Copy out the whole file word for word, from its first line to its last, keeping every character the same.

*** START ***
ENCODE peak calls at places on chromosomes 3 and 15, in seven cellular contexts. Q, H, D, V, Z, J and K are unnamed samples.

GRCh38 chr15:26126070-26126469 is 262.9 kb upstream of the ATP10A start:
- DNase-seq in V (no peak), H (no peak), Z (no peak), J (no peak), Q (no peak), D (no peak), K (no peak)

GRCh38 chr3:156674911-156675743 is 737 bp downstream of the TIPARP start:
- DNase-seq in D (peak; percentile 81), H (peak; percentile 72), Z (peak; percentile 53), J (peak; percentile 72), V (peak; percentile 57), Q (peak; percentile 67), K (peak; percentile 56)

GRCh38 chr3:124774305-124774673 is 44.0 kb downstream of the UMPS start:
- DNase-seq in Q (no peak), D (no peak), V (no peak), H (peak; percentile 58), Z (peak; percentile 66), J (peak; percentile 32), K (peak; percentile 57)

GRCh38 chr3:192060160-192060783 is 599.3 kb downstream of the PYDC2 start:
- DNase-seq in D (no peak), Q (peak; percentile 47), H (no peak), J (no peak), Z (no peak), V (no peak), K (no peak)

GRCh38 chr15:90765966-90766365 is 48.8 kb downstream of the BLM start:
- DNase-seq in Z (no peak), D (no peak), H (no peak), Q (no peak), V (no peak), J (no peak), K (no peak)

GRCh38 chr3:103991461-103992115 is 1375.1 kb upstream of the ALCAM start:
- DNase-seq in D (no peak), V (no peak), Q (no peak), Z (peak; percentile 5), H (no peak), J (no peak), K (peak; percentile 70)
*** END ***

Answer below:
ENCODE peak calls at places on chromosomes 3 and 15, in seven cellular contexts. Q, H, D, V, Z, J and K are unnamed samples.

GRCh38 chr15:26126070-26126469 is 262.9 kb upstream of the ATP10A start:
- DNase-seq in V (no peak), H (no peak), Z (no peak), J (no peak), Q (no peak), D (no peak), K (no peak)

GRCh38 chr3:156674911-156675743 is 737 bp downstream of the TIPARP start:
- DNase-seq in D (peak; percentile 81), H (peak; percentile 72), Z (peak; percentile 53), J (peak; percentile 72), V (peak; percentile 57), Q (peak; percentile 67), K (peak; percentile 56)

GRCh38 chr3:124774305-124774673 is 44.0 kb downstream of the UMPS start:
- DNase-seq in Q (no peak), D (no peak), V (no peak), H (peak; percentile 58), Z (peak; percentile 66), J (peak; percentile 32), K (peak; percentile 57)

GRCh38 chr3:192060160-192060783 is 599.3 kb downstream of the PYDC2 start:
- DNase-seq in D (no peak), Q (peak; percentile 47), H (no peak), J (no peak), Z (no peak), V (no peak), K (no peak)

GRCh38 chr15:90765966-90766365 is 48.8 kb downstream of the BLM start:
- DNase-seq in Z (no peak), D (no peak), H (no peak), Q (no peak), V (no peak), J (no peak), K (no peak)

GRCh38 chr3:103991461-103992115 is 1375.1 kb upstream of the ALCAM start:
- DNase-seq in D (no peak), V (no peak), Q (no peak), Z (peak; percentile 5), H (no peak), J (no peak), K (peak; percentile 70)